Peloton Interactive (PTON -5.94%) is scheduled to report fiscal 2022 third-quarter earnings before the markets open on Tuesday, May 10. The company has been struggling to regain its footing as economies have started reopening.
Peloton thrived during the early stages of the pandemic when gyms were closed, and demand for at-home exercise equipment surged. Management overestimated the duration of the increase in demand and overinvested in manufacturing capacity. Peloton has since been trying to calibrate the business into equilibrium with several changes to pricing, leadership, and cost structure.
Peloton surprised by sales decline
Interestingly, Peloton was nearly doubling sales two years before the outbreak of COVID-19. Revenue increased 99% to $435 million in 2018 and 110% in 2019 to $915 million. As demand for exercise equipment surged during the pandemic, Peloton's revenue increased by 99.6% in 2020 and 120% in 2021. The problem was that Peloton was not prepared for such a surge in demand.
Customer orders exploded, but there was a backlog of up to 10 weeks. Commonly, orders were canceled or delayed for several weeks more, causing public complaints about the turtle-like speed from order to delivery. Management did what most businesses would do when demand is substantially outpacing supply -- they invested in boosting manufacturing capacity.
Peloton acquired manufacturing company Precor for $420 million and invested in creating its own facility in Ohio. Unfortunately, sales growth hit a wall. After they nearly doubled every year for four straight years, Peloton expects sales will fall in fiscal 2022. More specifically, management projects revenue of $3.75 billion in 2022 at the midpoint. To put that figure into context, it made $4 billion in revenue in fiscal 2021.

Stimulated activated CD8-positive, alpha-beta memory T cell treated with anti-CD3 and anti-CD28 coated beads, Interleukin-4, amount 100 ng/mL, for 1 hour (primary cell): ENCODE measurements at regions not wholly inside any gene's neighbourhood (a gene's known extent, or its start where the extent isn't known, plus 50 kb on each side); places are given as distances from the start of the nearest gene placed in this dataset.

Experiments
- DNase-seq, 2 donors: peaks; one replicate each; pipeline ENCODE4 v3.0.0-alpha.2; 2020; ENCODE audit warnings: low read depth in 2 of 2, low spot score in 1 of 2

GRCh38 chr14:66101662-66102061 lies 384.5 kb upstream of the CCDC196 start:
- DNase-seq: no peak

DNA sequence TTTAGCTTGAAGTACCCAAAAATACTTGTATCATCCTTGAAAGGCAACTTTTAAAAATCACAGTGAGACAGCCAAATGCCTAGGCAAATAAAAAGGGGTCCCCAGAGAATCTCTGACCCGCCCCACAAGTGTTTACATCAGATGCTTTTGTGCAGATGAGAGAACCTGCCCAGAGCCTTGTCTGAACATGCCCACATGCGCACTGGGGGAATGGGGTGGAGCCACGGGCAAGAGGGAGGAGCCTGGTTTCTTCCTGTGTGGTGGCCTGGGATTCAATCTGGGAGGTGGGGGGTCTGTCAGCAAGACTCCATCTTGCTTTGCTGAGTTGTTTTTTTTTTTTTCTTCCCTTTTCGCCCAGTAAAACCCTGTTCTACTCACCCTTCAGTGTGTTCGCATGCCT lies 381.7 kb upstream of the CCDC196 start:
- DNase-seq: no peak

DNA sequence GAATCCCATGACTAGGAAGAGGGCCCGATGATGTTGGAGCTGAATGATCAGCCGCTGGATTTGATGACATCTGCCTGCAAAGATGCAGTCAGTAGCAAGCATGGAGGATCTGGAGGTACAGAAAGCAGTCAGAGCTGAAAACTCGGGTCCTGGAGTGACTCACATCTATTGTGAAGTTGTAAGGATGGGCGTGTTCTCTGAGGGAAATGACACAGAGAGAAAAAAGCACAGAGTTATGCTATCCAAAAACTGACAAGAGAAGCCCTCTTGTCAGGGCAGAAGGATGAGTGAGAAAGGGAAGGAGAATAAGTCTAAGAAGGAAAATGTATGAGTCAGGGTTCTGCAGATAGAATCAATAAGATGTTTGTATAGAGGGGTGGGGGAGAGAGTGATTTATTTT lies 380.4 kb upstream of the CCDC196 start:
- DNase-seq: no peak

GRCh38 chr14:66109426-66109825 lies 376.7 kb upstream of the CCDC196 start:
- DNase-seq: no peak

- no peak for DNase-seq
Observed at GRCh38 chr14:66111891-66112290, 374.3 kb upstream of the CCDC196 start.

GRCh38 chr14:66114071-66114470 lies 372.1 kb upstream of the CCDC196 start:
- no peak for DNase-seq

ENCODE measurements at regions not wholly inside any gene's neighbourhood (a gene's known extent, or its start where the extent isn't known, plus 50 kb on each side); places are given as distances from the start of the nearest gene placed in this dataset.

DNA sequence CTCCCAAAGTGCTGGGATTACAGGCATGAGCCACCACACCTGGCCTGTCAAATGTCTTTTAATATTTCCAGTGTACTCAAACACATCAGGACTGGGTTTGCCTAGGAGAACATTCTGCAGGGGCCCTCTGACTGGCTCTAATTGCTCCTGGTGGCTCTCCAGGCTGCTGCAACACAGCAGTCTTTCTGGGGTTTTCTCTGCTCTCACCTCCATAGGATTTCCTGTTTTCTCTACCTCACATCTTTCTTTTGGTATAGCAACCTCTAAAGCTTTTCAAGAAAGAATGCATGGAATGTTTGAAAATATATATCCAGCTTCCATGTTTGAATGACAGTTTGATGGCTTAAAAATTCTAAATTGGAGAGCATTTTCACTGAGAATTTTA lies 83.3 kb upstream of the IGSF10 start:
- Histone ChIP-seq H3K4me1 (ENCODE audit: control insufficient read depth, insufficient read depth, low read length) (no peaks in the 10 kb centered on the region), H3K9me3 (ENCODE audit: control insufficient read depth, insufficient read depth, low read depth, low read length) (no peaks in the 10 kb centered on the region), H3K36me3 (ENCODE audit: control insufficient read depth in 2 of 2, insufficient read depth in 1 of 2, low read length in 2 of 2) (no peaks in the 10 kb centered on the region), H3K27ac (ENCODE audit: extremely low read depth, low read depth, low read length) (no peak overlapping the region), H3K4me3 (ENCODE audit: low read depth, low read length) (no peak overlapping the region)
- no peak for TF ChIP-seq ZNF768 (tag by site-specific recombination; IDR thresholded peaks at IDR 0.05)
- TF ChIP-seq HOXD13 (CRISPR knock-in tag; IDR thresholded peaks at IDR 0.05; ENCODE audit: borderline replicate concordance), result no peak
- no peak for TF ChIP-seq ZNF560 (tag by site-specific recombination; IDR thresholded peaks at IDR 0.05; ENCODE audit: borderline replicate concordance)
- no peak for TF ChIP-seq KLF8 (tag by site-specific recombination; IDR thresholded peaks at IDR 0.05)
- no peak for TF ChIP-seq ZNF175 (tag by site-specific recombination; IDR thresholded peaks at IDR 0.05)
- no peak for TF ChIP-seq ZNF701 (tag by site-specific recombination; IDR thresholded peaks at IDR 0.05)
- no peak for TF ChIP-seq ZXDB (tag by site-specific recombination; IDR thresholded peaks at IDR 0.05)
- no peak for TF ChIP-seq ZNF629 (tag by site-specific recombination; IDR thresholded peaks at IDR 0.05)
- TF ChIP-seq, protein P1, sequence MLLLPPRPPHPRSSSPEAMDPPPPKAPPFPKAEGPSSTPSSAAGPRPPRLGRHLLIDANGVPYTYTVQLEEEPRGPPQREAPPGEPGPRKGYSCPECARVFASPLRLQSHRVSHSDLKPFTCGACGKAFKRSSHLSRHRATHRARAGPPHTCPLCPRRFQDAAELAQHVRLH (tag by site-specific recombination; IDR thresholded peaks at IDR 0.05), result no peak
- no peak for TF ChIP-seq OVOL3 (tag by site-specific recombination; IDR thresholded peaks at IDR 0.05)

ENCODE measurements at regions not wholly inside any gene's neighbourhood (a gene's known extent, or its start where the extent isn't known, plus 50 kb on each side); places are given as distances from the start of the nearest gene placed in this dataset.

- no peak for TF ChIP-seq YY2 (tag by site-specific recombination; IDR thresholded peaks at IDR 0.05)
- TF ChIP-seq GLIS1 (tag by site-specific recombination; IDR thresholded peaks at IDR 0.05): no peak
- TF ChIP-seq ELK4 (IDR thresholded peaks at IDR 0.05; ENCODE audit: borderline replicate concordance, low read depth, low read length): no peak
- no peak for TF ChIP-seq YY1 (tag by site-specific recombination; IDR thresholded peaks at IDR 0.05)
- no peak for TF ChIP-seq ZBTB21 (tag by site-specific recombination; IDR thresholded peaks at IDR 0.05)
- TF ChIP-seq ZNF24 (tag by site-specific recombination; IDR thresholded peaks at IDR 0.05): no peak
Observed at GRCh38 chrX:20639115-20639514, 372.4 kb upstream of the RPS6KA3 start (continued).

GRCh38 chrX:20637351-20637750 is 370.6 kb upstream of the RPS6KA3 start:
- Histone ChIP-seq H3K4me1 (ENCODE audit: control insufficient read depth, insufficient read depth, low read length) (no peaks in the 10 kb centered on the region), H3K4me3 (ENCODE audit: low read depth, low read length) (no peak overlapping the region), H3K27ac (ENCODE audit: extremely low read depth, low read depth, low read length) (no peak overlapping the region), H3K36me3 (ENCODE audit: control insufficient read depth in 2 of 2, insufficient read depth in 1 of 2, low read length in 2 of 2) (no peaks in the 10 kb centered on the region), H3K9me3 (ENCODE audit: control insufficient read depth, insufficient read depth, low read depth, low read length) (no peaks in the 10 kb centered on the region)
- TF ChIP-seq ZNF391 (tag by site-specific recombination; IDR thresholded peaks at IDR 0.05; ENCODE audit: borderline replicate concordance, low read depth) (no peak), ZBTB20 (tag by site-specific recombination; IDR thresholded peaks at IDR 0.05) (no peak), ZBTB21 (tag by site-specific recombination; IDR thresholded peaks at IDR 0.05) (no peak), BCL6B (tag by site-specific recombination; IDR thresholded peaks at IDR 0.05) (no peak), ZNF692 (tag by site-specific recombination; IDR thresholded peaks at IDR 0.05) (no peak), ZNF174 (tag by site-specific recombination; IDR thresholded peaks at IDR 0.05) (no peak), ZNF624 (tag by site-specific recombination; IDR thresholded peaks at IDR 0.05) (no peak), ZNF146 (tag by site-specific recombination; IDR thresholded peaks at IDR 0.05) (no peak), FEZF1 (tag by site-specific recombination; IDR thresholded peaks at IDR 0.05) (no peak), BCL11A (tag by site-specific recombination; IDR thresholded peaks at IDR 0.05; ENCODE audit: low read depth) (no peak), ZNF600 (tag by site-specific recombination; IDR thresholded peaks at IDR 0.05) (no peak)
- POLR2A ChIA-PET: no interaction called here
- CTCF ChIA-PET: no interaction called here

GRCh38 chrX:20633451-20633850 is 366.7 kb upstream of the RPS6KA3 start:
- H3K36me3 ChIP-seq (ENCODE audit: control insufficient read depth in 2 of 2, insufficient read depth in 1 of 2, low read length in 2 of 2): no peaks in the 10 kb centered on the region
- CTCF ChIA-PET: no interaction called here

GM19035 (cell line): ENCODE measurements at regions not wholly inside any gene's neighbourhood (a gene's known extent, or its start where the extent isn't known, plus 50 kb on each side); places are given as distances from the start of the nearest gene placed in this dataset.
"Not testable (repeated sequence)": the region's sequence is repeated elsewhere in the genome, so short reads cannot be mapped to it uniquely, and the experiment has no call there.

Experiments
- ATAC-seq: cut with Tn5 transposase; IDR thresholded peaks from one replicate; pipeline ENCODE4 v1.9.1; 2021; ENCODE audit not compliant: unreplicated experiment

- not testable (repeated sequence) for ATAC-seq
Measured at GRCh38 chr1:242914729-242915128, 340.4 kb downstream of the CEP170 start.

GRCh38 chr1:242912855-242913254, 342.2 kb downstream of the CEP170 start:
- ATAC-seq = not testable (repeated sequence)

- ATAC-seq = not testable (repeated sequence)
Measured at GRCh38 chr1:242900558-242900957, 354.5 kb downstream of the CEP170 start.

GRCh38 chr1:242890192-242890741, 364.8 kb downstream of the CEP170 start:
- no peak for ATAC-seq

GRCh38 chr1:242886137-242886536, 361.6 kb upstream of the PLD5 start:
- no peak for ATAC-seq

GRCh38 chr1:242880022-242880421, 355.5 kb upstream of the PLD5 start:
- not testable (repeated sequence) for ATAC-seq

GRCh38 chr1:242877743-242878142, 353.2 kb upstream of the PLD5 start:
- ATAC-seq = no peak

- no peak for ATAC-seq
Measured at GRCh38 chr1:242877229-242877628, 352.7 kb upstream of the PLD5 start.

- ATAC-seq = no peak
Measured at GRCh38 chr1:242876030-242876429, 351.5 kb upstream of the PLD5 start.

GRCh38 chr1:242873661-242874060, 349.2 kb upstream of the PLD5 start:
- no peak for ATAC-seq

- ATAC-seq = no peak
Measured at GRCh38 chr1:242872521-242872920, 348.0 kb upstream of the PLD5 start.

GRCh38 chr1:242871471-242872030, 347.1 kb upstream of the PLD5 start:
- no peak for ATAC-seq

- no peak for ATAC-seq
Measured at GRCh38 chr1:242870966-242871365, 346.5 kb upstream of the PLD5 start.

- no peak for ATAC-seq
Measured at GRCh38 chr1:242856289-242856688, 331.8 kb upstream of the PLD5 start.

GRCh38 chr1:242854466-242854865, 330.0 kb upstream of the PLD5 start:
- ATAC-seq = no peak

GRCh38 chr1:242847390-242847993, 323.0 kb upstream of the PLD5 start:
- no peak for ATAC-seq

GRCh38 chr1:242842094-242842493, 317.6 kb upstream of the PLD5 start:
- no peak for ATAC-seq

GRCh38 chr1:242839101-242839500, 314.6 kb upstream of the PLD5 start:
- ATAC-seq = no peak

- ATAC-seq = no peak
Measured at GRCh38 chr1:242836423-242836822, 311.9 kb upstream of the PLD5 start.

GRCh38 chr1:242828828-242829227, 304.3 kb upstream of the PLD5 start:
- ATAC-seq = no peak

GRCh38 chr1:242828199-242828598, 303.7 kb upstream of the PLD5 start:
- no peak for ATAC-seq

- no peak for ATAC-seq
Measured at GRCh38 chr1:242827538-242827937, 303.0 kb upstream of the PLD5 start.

The sudden turnaround has forced Peloton to rethink its growth investments. Not long after it was evident that customer demand was decreasing, management went into crisis mode and made several adjustments to its cost structure. In all, Peloton said that the restructuring should save $800 million in annual expenses and reduce capital expenditure by $150 million in 2022.
As part of this recalibration, the company has changed prices several times on its products and services. It hardly allowed any time for investors to observe the effect of these changes on the financial statements before changing them again. Former CEO John Foley took responsibility for the missteps and stepped down as CEO.
What investors likely need now is some continuation of implemented plans. That way, the changes in prices and costs can show up in financial statements. As it is, investors are left guessing as to the effects these changes will have in the near term.
In the meantime, Peloton is considering selling a 15% to 20% stake in the business to shore up the balance sheet with much-needed cash. The move could buy it some time to implement efficiency improvements and get the business back on track.
What this could mean for Peloton investors
Analysts on Wall Street expect Peloton to report revenue of $972.88 million and a loss per share (EPS) of $0.83 in its fiscal third quarter. That loss would be a considerable increase from the loss of $0.03 per share it reported in the same quarter a year earlier.
If management notes a surprise increase in consumer demand, it could be the catalyst that lifts the stock higher. Down 89% off its high, Peloton stock has taken a beating from the missteps mentioned above. A burst in customer orders would alleviate some of the pain from the overinvestments.